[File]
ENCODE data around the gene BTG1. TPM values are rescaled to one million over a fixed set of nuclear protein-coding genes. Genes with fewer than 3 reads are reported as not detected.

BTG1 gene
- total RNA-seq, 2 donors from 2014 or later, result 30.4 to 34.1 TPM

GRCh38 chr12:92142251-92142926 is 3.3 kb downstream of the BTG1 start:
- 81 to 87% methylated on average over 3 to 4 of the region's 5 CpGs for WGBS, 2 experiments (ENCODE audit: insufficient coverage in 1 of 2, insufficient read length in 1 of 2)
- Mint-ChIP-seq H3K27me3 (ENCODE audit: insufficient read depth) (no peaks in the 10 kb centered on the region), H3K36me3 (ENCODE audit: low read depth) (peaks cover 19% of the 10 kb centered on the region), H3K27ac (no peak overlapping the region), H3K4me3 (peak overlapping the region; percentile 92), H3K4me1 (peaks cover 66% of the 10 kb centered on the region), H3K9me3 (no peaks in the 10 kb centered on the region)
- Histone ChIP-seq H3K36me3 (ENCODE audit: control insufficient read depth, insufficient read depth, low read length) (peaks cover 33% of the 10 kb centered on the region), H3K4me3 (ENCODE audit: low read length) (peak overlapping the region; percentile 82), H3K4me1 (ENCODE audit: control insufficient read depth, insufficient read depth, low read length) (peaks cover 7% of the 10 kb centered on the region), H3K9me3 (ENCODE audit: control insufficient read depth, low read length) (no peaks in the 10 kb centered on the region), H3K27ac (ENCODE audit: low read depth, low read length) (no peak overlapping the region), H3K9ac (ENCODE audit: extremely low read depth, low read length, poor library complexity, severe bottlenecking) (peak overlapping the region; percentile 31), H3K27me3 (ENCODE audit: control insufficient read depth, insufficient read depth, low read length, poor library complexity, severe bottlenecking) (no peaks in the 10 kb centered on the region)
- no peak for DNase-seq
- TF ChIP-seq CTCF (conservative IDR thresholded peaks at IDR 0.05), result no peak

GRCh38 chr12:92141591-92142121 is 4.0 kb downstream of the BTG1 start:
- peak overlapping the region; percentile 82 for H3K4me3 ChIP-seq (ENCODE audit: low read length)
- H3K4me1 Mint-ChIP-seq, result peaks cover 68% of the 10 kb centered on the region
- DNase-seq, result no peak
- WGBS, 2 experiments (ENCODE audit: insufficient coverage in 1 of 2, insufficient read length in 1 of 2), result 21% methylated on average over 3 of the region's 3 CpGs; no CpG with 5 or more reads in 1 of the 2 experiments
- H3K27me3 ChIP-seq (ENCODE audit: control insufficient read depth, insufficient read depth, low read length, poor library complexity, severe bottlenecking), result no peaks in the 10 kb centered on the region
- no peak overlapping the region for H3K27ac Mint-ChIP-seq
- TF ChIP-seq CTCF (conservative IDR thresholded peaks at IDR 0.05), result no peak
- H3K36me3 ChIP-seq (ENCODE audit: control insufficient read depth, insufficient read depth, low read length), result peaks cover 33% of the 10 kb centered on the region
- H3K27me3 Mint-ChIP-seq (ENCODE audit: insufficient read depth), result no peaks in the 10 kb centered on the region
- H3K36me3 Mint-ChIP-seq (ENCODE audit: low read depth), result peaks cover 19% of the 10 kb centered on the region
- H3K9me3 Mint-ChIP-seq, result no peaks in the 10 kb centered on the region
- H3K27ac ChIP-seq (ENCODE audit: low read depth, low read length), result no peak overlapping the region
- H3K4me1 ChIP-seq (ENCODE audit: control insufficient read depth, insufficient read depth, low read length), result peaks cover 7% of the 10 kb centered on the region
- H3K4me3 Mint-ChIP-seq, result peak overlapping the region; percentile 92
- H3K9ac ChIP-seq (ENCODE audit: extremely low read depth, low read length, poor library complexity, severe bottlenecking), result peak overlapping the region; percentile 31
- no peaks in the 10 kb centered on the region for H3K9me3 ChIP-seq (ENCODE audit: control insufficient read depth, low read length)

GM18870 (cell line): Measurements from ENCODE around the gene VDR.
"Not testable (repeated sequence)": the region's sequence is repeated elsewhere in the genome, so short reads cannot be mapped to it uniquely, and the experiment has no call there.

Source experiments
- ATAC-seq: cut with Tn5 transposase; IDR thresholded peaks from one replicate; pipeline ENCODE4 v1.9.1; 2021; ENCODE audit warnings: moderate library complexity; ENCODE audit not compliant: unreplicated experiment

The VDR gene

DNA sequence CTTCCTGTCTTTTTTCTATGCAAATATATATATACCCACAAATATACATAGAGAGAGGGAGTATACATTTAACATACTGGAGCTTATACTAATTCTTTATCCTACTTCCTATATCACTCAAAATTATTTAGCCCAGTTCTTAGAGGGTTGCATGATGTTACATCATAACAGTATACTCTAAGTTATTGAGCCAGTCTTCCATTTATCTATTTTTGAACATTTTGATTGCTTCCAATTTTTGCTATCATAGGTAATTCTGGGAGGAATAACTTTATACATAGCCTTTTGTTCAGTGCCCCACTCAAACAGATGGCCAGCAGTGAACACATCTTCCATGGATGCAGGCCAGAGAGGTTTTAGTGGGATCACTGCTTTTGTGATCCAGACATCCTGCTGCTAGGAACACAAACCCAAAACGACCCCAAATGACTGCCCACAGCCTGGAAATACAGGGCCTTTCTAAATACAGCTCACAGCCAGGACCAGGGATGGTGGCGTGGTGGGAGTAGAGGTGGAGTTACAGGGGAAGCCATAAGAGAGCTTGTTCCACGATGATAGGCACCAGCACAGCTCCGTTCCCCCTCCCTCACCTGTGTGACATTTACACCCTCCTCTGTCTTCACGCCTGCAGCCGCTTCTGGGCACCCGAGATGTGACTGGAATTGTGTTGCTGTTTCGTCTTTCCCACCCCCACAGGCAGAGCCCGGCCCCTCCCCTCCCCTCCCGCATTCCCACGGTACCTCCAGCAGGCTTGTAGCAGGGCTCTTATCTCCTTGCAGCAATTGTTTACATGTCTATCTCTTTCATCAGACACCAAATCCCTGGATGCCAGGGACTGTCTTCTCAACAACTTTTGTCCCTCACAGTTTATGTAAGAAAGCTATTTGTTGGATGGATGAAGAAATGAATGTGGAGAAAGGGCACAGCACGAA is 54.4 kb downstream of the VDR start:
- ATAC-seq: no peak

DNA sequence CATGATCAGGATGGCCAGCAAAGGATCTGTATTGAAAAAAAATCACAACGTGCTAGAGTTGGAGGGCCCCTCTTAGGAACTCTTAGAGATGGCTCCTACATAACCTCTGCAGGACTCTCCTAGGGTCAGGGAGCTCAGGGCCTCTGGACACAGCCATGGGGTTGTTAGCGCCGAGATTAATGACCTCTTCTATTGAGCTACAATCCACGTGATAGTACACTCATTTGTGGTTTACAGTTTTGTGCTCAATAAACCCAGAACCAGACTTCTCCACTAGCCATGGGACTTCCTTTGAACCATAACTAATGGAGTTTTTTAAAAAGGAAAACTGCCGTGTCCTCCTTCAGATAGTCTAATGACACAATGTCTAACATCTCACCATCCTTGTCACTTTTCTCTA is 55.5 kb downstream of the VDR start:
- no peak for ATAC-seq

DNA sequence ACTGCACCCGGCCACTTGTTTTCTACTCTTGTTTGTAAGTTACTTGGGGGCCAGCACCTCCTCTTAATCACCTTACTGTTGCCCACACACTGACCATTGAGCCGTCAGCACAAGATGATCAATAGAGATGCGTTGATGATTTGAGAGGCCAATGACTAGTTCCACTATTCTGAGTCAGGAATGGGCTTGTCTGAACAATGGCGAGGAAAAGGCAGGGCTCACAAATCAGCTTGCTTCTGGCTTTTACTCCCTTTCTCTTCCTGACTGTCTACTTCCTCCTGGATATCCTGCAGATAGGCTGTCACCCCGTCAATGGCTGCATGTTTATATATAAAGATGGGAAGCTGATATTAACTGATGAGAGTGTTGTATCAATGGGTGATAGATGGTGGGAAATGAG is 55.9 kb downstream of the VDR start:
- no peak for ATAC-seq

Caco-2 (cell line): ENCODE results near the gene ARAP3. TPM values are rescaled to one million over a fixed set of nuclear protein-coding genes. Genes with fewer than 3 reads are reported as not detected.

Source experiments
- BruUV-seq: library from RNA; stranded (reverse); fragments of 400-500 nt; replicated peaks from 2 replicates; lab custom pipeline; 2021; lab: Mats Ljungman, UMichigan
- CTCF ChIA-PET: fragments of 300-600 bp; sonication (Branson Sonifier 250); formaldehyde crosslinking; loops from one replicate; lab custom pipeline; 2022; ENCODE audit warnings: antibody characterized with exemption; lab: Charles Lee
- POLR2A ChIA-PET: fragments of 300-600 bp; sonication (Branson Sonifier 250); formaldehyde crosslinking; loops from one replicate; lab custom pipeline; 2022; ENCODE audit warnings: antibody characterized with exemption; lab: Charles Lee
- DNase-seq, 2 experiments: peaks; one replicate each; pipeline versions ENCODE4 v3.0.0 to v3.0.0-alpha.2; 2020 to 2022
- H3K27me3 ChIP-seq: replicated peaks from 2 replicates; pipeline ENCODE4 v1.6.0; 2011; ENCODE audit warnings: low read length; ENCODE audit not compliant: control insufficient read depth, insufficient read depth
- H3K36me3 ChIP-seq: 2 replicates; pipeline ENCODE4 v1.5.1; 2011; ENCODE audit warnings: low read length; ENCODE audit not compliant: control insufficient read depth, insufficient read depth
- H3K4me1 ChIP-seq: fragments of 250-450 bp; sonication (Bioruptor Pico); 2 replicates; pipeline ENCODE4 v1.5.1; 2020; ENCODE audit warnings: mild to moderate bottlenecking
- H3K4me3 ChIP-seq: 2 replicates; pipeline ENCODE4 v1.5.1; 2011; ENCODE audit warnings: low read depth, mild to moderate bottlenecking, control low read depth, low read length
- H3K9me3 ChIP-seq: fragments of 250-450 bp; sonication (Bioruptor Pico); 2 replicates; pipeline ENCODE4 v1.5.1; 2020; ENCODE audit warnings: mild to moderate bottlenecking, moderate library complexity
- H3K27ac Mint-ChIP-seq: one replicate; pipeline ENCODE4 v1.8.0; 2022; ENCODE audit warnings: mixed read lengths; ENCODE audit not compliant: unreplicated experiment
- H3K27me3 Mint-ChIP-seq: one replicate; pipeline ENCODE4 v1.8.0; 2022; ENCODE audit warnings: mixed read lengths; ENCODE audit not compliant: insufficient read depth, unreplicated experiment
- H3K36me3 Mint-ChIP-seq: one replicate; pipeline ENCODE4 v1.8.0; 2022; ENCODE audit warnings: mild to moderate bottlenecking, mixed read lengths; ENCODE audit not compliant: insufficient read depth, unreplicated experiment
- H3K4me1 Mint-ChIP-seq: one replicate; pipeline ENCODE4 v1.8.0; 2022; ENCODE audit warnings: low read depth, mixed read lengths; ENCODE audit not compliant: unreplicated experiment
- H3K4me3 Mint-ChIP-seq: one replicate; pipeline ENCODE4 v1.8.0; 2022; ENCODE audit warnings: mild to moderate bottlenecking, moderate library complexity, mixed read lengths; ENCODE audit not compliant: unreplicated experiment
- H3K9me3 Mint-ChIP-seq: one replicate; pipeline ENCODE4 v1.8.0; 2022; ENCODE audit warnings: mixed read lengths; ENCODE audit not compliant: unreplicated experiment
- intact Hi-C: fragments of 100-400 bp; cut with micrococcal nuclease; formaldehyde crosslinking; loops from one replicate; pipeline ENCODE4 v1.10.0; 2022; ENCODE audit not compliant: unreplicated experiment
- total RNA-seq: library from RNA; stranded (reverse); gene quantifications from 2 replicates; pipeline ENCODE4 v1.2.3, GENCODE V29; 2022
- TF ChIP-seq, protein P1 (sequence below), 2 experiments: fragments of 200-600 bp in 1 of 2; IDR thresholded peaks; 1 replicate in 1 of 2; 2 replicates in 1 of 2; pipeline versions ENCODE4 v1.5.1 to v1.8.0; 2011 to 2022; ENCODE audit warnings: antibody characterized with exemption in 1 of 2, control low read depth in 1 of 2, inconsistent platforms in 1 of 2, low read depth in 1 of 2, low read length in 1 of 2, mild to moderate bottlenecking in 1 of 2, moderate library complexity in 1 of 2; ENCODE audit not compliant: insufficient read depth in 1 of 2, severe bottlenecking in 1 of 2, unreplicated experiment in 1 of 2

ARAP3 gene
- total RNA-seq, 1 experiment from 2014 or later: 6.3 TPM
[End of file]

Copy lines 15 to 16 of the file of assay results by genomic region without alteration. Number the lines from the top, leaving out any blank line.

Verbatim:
- H3K27me3 ChIP-seq (ENCODE audit: control insufficient read depth, insufficient read depth, low read length, poor library complexity, severe bottlenecking), result no peaks in the 10 kb centered on the region
- no peak overlapping the region for H3K27ac Mint-ChIP-seq